Documentarian and Pulitzer Prize winner Laura Poitras has filed suit against the U.S. government, saying she had been harassed at U.S. airports for six years. File Photo by Terry Straehley/Shutterstock
WASHINGTON, July 14 (UPI) -- Oscar-winning director Laura Poitras is suing the U.S. government, demanding to know why she was repeatedly subjected to "Kafkaesque harassment" at U.S. airports between 2006 and 2012.
The 51-year-old documentarian -- famous for her Pulitzer Prize-winning work and a documentary about National Security Agency whistle-blower Edward Snowden -- said she was held up and unfairly targeted more than 50 times.
Poitras filed the complaint on Monday, demanding that the Department of Justice, the Department of Homeland Security and the Office of the Director of National Security release all documents pertaining to the "tracking, targeting, and questioning while traveling between 2006 and 2012."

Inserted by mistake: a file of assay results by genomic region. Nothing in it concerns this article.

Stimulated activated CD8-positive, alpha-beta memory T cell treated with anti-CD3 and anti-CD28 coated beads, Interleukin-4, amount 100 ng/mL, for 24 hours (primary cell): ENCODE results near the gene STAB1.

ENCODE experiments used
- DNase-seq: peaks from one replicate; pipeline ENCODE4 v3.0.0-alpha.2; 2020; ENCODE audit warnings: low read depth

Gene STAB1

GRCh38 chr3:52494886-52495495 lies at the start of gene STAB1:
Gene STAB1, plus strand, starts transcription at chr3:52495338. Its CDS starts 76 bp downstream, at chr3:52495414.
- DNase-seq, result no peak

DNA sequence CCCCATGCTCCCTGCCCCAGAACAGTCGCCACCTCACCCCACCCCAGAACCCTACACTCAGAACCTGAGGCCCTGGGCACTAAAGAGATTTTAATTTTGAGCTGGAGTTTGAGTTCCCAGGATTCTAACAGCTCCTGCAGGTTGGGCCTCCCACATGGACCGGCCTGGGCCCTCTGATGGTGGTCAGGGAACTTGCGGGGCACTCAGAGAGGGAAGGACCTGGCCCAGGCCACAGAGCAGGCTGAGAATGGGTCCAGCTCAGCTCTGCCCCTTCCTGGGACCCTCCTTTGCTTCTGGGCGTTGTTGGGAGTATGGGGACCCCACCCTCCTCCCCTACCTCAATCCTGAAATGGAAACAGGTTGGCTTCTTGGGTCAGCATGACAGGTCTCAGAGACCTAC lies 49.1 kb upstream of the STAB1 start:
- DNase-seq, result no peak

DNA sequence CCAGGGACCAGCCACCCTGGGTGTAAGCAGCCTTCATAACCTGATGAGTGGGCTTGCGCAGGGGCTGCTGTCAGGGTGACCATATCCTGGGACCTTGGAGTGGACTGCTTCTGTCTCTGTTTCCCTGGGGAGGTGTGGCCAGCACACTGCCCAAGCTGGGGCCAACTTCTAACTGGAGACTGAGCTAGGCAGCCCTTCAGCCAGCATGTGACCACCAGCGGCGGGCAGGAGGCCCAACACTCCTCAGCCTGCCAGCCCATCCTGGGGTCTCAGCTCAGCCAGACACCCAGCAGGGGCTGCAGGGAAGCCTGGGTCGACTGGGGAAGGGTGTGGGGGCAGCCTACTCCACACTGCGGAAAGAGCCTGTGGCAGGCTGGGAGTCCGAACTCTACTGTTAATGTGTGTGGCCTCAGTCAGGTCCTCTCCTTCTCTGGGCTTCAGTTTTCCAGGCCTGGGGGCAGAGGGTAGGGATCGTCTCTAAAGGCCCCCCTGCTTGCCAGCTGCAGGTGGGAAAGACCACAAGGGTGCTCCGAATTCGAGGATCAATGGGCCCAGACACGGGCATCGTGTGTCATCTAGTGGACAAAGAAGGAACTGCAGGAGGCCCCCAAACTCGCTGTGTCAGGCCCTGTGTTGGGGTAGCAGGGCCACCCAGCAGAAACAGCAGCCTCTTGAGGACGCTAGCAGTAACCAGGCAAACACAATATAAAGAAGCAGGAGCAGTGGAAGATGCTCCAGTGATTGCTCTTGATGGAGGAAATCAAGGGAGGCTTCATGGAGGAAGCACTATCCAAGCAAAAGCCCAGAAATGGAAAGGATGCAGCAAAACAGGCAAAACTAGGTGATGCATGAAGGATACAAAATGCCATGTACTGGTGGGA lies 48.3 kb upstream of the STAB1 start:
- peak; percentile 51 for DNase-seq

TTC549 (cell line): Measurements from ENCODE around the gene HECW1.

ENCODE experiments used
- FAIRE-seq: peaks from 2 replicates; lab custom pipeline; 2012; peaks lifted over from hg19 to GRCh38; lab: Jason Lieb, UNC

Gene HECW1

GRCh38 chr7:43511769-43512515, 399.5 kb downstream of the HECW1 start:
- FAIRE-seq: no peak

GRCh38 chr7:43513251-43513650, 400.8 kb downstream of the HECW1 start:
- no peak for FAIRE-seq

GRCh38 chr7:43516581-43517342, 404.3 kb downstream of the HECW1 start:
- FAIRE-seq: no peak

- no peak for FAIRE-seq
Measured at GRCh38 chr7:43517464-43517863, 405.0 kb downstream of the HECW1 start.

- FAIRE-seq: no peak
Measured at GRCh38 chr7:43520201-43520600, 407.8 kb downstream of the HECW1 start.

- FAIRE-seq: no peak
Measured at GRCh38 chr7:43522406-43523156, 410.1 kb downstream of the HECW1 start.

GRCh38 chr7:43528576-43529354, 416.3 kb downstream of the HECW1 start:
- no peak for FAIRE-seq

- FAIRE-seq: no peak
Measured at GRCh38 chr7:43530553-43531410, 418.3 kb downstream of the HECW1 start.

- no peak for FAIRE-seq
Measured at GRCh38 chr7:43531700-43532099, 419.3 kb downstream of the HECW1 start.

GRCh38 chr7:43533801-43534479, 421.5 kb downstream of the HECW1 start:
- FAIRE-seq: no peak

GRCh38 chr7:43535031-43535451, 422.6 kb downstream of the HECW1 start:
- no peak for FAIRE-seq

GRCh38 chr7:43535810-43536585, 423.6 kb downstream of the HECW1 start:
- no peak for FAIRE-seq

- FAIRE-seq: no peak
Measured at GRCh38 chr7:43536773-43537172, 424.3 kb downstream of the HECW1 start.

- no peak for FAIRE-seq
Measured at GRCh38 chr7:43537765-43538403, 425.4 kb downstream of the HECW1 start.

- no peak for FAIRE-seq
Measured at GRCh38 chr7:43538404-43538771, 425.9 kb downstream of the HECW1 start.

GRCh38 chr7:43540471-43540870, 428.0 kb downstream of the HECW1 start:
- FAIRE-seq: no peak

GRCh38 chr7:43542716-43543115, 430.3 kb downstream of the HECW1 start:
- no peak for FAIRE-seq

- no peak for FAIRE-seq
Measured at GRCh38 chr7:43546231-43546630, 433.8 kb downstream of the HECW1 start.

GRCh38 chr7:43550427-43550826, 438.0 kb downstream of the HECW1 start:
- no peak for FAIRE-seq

Poitras also said her Freedom of Information Act request for documents related to her "systemic targeting" has still been unanswered by the FBI.
"I'm filling this lawsuit because the government uses the U.S. border to bypass the rule of law. This simply should not be tolerated in a democracy," Poitras said in a statement released by The Intercept, the news agency she co-founded. "I am also filing this suit in support of the countless other high-profile people who have been subjected to years of Kafkaesque harassment at the borders. We have a right to know how this system works and why we are targeted."
Poitras won a joint Pulitzer Prize award for her reporting on Snowden, who faces up to 30 years in prison if convicted of stealing and leaking classified information about the NSA's practice of collecting cellphone records. Snowden shared documents with Poitras, as well as journalists Glenn Greenwald and Ewen MacAskill.
Poitras' 2015 film CitizenFour won Best Documentary at the 2015 Oscars.
Snowden fled the United States in 2013. He was granted legal asylum in Russia last year in hopes of escaping criminal charges by the U.S. government.